Researchers from the University of California, Santa Barbara (UCSB) will introduce today the highest performing III-V metal-oxide semiconductor (MOS) field-effect transistors (FETs) at the 2014 Symposium on VLSI Technology.

The UCSB research promises to help deliver higher semiconductor performance at lower power consumption levels for next-generation, high-performance servers. The research is supported by the Semiconductor Research Corporation (SRC), the world’s leading university-research consortium for semiconductors and related technologies.

The UCSB team’s III-V MOSFETs, for the first time in the industry, exhibit on-current, off-current and operating voltage comparable to or exceeding production silicon devices — while being constructed at small dimensions relevant to the VLSI (very-large-scale integration) industry.

For the past decade, III-V MOSFETs have been widely studied by a large number of research groups, but no research group had reported a III-V MOSFET with a performance equal to, let alone surpassing, that of a silicon MOSFET of similar size. In particular, UCSB’s transistors possess 25 nanometer (nm) gate lengths, an on-current of 0.5mA and off-current of 100nA per micron of transistor width and require only 0.5 volt to operate.

“The goal in developing new transistors is to reach or beat performance goals while making the transistor smaller—it is no good getting high performance in a big transistor,” said Mark Rodwell, professor of Electrical and Computer Engineering, UCSB. “In time, the UCSB III-V MOSFET should perform significantly better than silicon FinFETs of equal size.”

To reach this breakthrough in performance, the UCSB team made three key improvements to the III-V MOSFET structure. First, the transistors use extremely thin semiconductor channels, some 2.5nm (17 atoms) thick, with the semiconductor being indium arsenide (InAs). Making such thin layers improves the on-current and reduces the off-current. These ultra-thin layers were developed by UCSB Ph.D student Cheng-Ying Huang under the guidance of Professor Arthur Gossard.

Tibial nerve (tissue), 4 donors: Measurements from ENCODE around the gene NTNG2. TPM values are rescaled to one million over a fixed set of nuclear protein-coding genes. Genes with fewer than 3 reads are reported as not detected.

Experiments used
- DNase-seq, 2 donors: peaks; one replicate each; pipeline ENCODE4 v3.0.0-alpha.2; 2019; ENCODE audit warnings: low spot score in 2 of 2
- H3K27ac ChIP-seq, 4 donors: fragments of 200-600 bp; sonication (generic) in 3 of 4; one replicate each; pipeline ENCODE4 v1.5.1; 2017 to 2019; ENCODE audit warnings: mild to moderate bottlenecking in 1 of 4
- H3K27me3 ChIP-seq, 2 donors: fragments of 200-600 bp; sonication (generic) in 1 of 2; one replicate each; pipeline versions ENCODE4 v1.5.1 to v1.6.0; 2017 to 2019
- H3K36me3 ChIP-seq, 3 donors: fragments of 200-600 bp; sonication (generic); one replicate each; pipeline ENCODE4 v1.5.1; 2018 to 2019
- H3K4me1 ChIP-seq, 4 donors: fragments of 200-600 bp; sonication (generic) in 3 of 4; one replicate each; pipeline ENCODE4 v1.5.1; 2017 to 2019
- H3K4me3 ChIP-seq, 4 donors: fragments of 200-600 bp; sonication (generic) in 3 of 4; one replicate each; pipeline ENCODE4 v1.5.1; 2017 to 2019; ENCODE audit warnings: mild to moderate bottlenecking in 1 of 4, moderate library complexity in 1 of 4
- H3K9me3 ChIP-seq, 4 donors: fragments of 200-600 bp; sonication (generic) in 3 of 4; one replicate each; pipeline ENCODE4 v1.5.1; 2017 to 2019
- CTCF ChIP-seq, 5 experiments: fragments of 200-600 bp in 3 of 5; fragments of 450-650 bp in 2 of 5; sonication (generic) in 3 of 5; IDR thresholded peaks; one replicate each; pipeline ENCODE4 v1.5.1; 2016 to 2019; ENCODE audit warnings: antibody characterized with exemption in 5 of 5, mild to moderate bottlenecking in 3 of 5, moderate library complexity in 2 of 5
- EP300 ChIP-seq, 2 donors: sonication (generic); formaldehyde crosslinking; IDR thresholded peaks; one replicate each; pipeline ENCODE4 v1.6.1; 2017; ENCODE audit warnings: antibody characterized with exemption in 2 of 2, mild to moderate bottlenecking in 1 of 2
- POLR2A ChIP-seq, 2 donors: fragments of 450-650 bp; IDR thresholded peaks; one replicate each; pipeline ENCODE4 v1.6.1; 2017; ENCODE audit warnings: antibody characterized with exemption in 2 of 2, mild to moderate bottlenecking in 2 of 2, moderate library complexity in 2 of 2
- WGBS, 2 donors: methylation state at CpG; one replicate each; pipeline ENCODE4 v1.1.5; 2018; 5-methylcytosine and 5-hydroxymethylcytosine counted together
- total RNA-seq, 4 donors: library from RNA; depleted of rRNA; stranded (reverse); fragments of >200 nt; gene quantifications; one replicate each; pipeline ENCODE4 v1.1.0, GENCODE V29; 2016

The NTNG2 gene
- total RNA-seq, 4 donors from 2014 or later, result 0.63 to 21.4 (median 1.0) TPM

Next, the UCSB transistors use very-high-quality gate insulators, dielectrics between the gate electrode and the semiconductor. These layers are a stack of alumina (Al2O3, on InAs) and zirconia (ZrO2), and have a very high capacitance density. This means that when the transistor is turned on, a large density of electrons can be induced into the semiconductor channel. Development of these dielectric layers was led by UCSB Ph.D student Varista Chobpattana under the guidance of Professor Susanne Stemmer.

Third, the UCSB transistors use a vertical spacer layer design. This vertical spacer more smoothly distributes the field within the transistor, avoiding band-to-band tunneling. As with the very thin InAs channel design, the vertical spacer makes the leakage currents smaller, allowing the transistor’s off-current to rival that of silicon MOSFETs. The overall design, construction and testing of the transistor was led by UCSB Ph.D student Sanghoon Lee under Rodwell’s guidance.

“The UCSB team’s result goes a long way toward helping the industry address more efficient computing capabilities, with higher performance but lower voltage and energy consumption,” said Kwok Ng, Senior Director of Device Sciences at SRC. “This research is another critical step in helping ensure the continuation of Moore’s Law — the scaling of electronic components.”